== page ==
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TWC investigates wage claims under the Texas Payday Law, Chapter 61 of the Texas Labor Code.
Texas Payday Law covers all Texas business entities, regardless of size, except for public employers such as the federal government, the state or a political subdivision of the state. All persons who perform a service for compensation are considered employees, except for close relatives and independent contractors.
Both employees and employers should be aware of the law so they will know their rights and responsibilities.
The kinds of payments subject to the Texas Payday Law include:
Unless an employee agrees in writing to accept part or all of their wages in another form, wages must be paid in United States currency, a written instrument negotiable on demand at full face value for United States currency, or by electronic transfer of funds.
Wages must be delivered to the employee at their regular place of work during working hours, mailed by registered mail or by direct deposit to be received by the employee not later than payday, by any reasonable means, or to any person authorized in writing by the employee.
Texas Payday Law does not address how long a paycheck must be kept active before an employee must cash it, but does state that an employee has the right to file a claim for unpaid wages up to 180 days from the date the wages were due to be paid
Delivery of final wages can be made by the methods listed above. If an employee is laid off, discharged, fired, or otherwise involuntarily separated from employment, the final pay is due within six (6) calendar days of discharge. If the employee quits, retires, resigns, or otherwise leaves employment voluntarily, the final pay is due on the next regularly-scheduled payday following the effective date of resignation.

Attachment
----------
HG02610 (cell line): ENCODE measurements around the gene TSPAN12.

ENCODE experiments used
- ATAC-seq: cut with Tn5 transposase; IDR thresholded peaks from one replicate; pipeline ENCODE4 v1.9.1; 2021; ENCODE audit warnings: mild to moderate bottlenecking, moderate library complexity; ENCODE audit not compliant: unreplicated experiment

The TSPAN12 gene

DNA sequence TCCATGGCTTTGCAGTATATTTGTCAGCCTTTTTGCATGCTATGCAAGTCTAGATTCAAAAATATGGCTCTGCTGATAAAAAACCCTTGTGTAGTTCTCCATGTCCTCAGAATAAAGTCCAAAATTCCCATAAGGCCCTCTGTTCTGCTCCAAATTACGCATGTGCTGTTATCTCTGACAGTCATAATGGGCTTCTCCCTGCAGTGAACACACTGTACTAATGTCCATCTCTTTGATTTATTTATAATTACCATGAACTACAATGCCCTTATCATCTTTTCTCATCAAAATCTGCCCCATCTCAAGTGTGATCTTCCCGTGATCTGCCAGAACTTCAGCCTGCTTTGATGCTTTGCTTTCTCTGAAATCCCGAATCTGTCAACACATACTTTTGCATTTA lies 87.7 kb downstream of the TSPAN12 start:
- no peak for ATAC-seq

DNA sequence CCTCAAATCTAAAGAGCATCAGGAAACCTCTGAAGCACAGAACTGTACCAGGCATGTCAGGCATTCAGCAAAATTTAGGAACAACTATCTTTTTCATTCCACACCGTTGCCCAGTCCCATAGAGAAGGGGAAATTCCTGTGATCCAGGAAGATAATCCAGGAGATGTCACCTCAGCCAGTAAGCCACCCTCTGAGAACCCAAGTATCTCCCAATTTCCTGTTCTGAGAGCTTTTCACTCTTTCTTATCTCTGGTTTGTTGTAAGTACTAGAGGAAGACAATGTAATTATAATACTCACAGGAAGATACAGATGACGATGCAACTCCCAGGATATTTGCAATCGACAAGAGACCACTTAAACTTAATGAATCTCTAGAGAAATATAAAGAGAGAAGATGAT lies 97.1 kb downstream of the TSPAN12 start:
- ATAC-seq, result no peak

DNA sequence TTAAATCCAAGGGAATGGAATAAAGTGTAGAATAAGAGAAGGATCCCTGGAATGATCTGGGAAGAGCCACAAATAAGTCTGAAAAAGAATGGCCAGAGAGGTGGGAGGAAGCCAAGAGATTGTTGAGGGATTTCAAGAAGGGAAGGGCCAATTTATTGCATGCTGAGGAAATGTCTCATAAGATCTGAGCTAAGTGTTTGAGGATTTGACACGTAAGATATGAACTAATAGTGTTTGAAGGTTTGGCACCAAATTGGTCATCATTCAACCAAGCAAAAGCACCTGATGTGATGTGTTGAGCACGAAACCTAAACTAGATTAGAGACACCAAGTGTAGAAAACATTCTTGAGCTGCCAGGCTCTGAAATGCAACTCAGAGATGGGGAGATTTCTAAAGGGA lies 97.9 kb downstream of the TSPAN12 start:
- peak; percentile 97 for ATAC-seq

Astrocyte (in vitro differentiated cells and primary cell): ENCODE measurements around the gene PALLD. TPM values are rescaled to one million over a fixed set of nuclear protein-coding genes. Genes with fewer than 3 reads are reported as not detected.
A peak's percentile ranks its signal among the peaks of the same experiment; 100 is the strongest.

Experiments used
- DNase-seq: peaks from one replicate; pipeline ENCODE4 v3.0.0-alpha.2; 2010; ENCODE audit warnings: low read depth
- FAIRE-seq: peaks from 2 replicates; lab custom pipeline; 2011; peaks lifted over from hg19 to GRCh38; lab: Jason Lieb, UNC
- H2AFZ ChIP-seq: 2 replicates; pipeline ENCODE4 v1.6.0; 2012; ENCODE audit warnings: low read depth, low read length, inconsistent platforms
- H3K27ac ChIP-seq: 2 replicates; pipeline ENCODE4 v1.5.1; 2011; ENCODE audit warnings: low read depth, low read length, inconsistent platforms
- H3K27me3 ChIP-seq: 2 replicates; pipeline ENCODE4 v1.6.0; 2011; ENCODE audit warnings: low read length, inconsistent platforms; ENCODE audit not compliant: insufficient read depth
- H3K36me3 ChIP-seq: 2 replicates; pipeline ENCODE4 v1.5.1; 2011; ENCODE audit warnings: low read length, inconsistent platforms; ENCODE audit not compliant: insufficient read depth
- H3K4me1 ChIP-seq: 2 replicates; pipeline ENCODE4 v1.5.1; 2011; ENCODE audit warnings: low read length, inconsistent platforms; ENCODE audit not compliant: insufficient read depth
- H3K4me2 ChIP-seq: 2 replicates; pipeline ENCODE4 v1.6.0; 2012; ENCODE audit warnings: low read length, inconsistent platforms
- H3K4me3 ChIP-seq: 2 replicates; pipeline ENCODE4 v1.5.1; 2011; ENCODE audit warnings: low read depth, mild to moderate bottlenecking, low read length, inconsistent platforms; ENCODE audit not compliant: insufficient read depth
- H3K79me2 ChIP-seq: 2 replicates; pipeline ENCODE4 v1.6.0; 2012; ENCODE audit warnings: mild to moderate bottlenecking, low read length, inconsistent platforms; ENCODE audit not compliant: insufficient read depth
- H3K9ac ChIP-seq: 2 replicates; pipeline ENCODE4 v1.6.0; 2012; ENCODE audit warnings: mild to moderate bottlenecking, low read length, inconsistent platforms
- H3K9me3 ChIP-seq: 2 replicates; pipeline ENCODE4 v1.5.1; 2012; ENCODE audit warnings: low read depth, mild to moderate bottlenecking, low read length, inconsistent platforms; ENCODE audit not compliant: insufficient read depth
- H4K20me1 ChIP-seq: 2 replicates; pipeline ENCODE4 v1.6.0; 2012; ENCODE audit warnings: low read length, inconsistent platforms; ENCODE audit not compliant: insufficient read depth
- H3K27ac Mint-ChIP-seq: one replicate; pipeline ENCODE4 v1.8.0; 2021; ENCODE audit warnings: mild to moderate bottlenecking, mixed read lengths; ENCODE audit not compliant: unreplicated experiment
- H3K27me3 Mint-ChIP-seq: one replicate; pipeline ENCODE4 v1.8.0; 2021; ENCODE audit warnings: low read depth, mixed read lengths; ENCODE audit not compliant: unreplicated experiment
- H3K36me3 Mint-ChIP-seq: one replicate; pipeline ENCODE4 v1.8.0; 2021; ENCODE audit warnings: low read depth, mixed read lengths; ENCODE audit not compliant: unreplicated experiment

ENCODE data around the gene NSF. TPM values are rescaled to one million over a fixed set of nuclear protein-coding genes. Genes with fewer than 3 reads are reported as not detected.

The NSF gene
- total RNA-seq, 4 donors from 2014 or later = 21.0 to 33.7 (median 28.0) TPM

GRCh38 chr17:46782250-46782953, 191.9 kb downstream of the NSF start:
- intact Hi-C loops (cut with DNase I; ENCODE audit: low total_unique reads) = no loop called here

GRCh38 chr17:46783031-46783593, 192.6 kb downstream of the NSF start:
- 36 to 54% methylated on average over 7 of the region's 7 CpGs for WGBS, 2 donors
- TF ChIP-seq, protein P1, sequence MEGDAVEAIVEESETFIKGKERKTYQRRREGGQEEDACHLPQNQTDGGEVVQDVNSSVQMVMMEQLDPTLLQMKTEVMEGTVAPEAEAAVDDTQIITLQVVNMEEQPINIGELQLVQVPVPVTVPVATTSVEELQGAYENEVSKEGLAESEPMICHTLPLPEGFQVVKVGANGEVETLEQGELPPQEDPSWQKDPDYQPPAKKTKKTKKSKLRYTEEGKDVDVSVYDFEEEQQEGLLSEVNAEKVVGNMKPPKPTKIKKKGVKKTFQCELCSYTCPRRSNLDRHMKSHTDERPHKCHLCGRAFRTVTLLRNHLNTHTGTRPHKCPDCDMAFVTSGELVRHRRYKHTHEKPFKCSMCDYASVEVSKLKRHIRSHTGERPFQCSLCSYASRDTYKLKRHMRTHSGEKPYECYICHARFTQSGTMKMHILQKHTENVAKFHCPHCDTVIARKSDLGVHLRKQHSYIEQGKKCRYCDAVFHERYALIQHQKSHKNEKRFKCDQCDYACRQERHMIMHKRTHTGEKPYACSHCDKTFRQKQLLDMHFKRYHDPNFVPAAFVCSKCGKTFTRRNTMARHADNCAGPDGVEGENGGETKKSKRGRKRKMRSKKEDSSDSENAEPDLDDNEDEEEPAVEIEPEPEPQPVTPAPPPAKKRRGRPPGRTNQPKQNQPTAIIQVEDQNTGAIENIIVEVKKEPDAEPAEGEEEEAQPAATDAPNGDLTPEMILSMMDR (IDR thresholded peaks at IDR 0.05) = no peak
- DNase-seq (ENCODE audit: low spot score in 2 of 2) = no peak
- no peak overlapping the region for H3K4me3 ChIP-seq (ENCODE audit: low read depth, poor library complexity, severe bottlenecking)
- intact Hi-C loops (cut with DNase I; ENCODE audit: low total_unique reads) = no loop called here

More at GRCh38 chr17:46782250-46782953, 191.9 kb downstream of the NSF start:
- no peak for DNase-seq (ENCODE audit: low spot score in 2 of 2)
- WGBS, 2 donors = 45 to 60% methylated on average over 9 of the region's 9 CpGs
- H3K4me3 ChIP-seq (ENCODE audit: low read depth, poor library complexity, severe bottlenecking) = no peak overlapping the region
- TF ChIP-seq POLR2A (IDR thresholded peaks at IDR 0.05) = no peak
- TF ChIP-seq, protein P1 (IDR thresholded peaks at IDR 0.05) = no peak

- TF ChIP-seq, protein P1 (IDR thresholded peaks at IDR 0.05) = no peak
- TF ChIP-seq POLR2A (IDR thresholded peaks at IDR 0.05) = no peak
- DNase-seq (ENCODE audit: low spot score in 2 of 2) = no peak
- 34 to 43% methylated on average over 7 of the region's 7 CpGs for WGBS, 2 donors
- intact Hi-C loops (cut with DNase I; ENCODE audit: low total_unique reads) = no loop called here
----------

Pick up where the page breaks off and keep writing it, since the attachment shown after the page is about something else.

If an employee resigns or gives notice they will be resigning, there is no provision in the Payday Law requiring employers to continue to employ the person until the date they intended to resign or to pay them beyond time they actually work.
An employee may be entitled to unused wages for fringe benefits (vacation, holiday, sick leave, parental leave or severance pay) only if the employer provides for these benefits in a written policy or agreement.
For more detailed information on compensable time, refer to the U.S. Department of Labor (DOL) fact sheet Hours Worked Under the Fair Labor Standards Act.
The Payday Law requires that employees be paid for all time worked. While state law does not specifically address pay for meetings or training, the DOL does address the issue of compensable time. Compensable time is normally defined as "all the time during which an employee is necessarily required to be on the employer's premises, on duty or at a prescribed work place."
The Texas Payday Law does not address the issue of rest breaks or meal breaks. Work schedules, including breaks, regular hours and overtime hours, are left to the discretion of the employer and are usually based on the needs of the business. However, if breaks are given, the DOL does have guidelines on this issue:
No state or federal laws affecting Texas require an employer to pay additional wages for working on any day of the year, such as premium pay for working holidays or weekends. Individual company policy generally sets premium pay.
Under the Texas Payday Law, an employer is not required to offer fringe benefits such as vacation pay, holiday pay or other pay for hours not worked. However, if the employer offers these benefits in writing, the employer would be obligated to comply with their own policy or employment agreement. The employer has the right to establish policy on how these benefits are earned, accrued, used and if they are paid out when not used, barring any policy which might be considered discriminatory as defined by law.
Each employee who is exempt from the overtime provisions of the federal Fair Labor Standards Act (FLSA) must be paid at least once a month; others must be paid at least twice a month. Semi-monthly pay periods must contain as nearly as possible an equal number of days. Within those limitations, an employer may designate any paydays he or she chooses.